A Spacecraft Touched the Sun for the First Time!


A Spacecraft Touched the Sun for the First Time!

NASA’s Parker Solar Survey Vehicle reached the Sun’s atmospheric extension known as the corona and spent five hours there. The spacecraft is the first vehicle to enter the outer limits of our Sun.

“This breakthrough, which allows us to achieve the main goal of the Parker space mission, represents the beginning of a new era in understanding the physics of the coronal,” said Professor Justin C. Kasper of the University of Michigan, lead author of the new paper published yesterday. The space mission is spearheaded by the Johns Hopkins University Applied Physics Laboratory.

The spacecraft, which made the first direct observations of what is in the Sun’s atmosphere, made measurements on previously only predictable phenomena.

The Sun’s outer boundary begins at the critical Alfvén surface. This point lies below the Sun and the region where the Sun’s gravitational and magnetic forces control the solar wind. Many scientists think that the sudden reversals, called turns, that occur in the magnetic field of the Sun, originate from this field.

“The idea of ​​sending spacecraft into the Sun’s magnetic atmosphere predates NASA,” says Kasper. “The magnetic energy in this region is higher than the kinetic and thermal energy of the ions and electrons.”

NASA launched the Parker Solar Research Vehicle in 2018 with the goal of finally reaching the Sun’s corona and making humanity’s first visit to a star.

The spacecraft spent five hours in direct contact with the Sun’s plasma below the critical Alfvén surface last April. Below this surface, the pressure and energy of the Sun’s magnetic field were higher than the pressure and energy of the particles. The spacecraft had passed above and below the surface three times during this encounter. Thus, a spacecraft entered the corona of the Sun for the first time and touched its atmosphere.

The researchers also discovered something surprising, finding that the critical Alfvén surface is wrinkled. The collected data suggest that the largest and farthest crease of the surface is formed by a false pennant. Located behind the innermost visible face of the Sun, this large structure has a diameter of more than 40 degrees. It is currently unknown why a false pennant is pushing the critical Alfvén surface away from the Sun.

The scientists also noticed that there are many more bends above the critical Alfvén surface. This finding may mean that the bends do not occur in the crown. As an alternaive; The lower rates of magnetic reconnection seen at the Sun’s surface may have pumped lower mass into the observed wind current, resulting in lower turns.

The spacecraft also recorded some evidence of a possible increase in force right inside the corona. The findings may point to yet unknown physical phenomena that affect warming and heat dissipation.

Nur E. Ruafi, Parker Solar Research Vehicle Project Investigator at the Applied Physics Laboratory at Johns Hopkins University, said, “He has been observing the Sun and its corona for decades; “We also knew that there were interesting physical events that heat up and accelerate the solar wind plasma,” he says. “As the Parker Solar Survey Vehicle flies into the magnetically dominant corona, we will make long-awaited insights into the inner workings of this mysterious region.”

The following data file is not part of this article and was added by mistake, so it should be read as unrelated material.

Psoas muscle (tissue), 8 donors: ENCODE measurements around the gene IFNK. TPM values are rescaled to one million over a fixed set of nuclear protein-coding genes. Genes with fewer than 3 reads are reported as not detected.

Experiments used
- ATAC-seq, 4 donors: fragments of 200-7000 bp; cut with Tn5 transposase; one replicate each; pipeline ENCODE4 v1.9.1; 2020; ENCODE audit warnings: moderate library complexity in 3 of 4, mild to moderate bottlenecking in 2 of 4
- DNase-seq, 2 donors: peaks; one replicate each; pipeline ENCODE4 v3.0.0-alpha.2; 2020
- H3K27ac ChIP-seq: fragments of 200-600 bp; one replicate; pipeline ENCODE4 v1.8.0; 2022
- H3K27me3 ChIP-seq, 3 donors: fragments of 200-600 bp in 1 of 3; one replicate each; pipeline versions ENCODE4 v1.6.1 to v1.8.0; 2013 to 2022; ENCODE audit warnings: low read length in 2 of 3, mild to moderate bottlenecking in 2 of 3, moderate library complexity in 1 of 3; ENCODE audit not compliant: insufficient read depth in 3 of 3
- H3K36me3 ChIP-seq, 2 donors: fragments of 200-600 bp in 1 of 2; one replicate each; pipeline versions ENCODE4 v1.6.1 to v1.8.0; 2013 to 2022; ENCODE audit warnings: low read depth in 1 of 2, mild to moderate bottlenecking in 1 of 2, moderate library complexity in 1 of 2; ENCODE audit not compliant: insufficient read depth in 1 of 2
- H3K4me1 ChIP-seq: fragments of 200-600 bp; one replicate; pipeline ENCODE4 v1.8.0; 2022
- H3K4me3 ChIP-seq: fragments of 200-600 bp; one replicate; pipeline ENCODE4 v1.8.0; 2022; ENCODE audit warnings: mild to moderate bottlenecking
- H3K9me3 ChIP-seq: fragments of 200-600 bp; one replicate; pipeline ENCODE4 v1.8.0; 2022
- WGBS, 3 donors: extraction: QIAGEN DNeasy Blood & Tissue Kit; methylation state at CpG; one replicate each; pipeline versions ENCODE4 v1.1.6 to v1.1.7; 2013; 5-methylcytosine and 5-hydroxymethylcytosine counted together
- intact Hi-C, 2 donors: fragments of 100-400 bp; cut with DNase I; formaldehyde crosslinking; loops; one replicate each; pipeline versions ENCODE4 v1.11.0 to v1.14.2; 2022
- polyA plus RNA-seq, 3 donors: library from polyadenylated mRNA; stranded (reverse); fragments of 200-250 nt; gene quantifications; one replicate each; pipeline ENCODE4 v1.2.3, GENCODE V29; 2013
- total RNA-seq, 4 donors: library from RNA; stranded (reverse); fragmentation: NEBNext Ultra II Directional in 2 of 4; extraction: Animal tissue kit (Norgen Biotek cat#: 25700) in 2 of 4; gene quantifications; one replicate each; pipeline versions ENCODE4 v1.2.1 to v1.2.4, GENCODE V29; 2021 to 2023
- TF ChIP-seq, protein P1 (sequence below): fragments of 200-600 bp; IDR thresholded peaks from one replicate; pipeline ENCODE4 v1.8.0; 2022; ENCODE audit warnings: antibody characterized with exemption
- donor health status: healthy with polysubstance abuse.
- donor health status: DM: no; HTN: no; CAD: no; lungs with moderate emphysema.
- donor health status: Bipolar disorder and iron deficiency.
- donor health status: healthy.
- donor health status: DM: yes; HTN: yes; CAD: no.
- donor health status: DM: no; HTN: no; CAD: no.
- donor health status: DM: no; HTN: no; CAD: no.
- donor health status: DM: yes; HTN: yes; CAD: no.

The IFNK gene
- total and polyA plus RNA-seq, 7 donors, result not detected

The observations were made during the Parker Solar Survey Vehicle’s eighth encounter with the Sun. All data is publicly available in NASA’s PSP archive. Several previous studies have predicted that the spacecraft will reach the limits of the Sun for the first time in 2021.

The Parker Solar Research Vehicle, the fastest object known to be made by humans, has made many new discoveries since its launch. These include explorations into the dangers of superfast dust and explosions that create space weather.

The new findings show that the direct observations made by the spacecraft; It suggests that there is much to illuminate the physical phenomena of the warming of the corona and the formation of the solar wind. Having accomplished its goal of touching the Sun, the Parker Solar Survey Vehicle will now go deeper into the Sun’s atmosphere and stay there longer.

“It’s hard not to overstate the importance of both the event and the observations made by the Parker Space Exploration Vehicle,” says Gary Zank, co-investigator of the spacecraft’s Solar Wind Electron Alphas and Protons (SWEAP) instrument and fellow of the US National Academy of Sciences. “For more than 50 years since the beginning of the space age, the heliosphere science community has been trying to understand how the corona has heated the solar wind well beyond a million degrees Celsius. “The first measurements of the lower Alfvénik solar wind could be the first major step since Parker’s model of formation in understanding the physics behind this acceleration in the solar wind.”

“This event is something many heliosphere scientists have dreamed of for most of their professional lives!” adds Zank.

The findings, presented in Physical Review Letters, were announced at a press conference at the American Geophysical Union’s Fall 2021 Meeting yesterday.

Source: American Physical Union. Translated by Ozan Zaloglu.
Photo: https://www.indyturk.com/ Nasa

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